If you are anything like me, you probably like watching for shooting stars in the night sky. A shooting star, or a meteor, is usually a small rock that falls into Earth’s atmosphere.
When I went to visit my friend Michael Allen, a senior instructor of astronomy and physics at WSU, he told me a lot of shooting stars are no bigger than a pencil eraser.
“The earth is going to pass a random pebble once in a while and that will make a streak in the sky,” he said. » More …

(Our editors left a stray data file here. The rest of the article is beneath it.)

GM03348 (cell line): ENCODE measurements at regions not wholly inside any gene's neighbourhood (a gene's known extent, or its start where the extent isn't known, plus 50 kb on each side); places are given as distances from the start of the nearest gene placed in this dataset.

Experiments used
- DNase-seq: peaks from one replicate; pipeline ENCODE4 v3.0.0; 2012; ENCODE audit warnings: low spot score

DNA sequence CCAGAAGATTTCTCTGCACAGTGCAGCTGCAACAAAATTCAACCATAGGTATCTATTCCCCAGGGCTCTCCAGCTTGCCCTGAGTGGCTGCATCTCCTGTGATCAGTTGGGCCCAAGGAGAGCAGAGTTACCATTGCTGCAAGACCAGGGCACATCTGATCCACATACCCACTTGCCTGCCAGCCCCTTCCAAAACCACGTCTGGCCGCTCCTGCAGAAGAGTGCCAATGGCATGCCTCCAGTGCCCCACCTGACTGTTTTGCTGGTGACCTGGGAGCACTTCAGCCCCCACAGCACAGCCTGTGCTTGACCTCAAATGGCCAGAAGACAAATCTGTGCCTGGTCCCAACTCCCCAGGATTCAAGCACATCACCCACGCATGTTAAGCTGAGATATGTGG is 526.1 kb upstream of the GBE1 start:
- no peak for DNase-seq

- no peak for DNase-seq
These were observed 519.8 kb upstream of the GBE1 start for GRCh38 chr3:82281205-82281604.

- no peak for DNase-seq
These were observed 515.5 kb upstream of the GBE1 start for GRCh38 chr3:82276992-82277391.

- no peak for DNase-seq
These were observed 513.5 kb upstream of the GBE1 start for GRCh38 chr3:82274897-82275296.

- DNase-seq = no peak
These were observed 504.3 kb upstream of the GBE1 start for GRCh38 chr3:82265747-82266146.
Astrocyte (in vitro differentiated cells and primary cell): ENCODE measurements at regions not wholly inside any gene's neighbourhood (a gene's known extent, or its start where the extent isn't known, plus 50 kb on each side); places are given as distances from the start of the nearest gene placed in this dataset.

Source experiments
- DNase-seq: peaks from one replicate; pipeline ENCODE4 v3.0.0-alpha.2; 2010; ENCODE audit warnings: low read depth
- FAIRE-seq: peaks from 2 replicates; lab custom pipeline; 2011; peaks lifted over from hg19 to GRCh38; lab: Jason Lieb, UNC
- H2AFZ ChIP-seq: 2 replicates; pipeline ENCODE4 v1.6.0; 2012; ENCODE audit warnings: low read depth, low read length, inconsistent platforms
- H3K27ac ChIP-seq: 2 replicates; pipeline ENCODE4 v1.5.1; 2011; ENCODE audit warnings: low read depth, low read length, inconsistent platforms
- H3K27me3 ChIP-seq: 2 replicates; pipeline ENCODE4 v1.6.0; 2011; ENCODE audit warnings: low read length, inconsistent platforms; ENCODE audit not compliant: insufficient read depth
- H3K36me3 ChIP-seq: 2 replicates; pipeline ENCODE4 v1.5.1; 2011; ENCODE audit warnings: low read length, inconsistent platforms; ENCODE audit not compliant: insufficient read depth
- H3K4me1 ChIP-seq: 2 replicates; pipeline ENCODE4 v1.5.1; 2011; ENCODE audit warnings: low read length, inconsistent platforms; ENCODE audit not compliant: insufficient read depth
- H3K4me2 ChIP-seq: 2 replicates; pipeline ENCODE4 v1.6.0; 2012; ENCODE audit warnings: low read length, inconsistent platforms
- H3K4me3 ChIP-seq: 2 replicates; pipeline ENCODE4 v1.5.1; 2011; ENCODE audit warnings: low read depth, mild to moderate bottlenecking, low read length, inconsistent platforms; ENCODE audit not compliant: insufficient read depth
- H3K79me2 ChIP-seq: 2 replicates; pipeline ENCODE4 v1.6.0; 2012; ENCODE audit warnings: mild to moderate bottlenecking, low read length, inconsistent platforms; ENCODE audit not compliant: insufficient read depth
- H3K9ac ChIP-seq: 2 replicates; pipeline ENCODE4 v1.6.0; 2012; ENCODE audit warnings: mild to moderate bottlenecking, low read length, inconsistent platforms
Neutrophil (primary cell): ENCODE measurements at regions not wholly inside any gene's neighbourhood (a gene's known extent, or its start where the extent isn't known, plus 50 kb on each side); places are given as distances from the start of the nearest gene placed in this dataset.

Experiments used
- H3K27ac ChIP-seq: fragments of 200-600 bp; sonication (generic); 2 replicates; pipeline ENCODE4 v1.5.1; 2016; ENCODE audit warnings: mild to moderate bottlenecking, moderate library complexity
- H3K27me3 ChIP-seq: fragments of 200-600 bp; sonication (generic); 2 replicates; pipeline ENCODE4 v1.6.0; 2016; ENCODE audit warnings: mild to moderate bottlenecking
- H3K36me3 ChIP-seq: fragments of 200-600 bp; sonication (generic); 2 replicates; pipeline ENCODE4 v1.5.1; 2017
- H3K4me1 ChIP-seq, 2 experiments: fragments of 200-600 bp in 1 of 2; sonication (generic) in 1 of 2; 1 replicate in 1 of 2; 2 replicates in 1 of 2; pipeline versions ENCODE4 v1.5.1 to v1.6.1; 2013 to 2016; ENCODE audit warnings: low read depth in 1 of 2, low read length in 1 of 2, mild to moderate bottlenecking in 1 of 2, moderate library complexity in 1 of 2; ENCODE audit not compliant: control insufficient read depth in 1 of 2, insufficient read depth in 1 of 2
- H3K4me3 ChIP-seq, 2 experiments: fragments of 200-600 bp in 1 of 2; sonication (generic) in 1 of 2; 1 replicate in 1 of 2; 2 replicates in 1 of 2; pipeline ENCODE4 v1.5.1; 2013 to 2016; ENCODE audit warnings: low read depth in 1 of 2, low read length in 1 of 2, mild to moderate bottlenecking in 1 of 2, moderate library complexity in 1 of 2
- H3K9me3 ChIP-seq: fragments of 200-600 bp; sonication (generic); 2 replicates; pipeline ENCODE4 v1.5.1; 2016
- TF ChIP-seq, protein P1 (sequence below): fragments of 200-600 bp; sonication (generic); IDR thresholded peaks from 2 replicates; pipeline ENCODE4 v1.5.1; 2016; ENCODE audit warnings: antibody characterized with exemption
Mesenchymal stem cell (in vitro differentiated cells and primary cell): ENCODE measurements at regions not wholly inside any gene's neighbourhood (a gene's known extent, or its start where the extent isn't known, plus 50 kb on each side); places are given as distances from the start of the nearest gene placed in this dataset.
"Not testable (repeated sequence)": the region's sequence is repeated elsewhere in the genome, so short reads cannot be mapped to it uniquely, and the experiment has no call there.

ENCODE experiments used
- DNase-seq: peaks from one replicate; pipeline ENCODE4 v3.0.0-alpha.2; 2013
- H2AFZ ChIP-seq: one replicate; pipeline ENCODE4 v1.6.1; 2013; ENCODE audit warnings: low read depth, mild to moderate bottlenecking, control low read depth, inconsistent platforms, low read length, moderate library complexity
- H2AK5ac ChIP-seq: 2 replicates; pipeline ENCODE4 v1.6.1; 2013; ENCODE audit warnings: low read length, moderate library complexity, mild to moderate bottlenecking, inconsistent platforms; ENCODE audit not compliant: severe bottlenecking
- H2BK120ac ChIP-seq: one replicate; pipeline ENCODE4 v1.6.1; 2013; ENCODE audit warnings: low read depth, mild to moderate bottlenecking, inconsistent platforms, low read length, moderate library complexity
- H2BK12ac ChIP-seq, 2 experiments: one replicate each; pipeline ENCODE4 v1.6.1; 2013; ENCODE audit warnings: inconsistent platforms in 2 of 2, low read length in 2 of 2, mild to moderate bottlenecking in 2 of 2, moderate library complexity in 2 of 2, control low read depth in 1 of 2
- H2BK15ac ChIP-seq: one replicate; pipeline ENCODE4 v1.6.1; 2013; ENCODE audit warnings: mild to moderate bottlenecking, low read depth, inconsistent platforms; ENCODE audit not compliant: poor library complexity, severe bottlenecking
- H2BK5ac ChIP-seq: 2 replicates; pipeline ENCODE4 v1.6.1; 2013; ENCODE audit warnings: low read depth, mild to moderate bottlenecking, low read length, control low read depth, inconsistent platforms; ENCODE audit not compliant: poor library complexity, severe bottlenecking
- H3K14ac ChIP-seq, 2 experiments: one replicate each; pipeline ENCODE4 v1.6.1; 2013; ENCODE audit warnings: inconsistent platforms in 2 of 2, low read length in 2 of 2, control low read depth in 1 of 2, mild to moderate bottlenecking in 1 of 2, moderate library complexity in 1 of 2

Our moon is one of the brightest objects in the night sky. But unlike a lamp or our sun, the moon doesn’t produce its own light.
Light can travel in lots of different ways. Moonlight is actually sunlight that shines on the moon and bounces off. The light reflects off old volcanoes, craters, and lava flows on the moon’s surface.
That’s what I found out from my friend Julie Menard, a geologist and researcher at WSU who studies what makes up the rocky planets in our solar system. » More …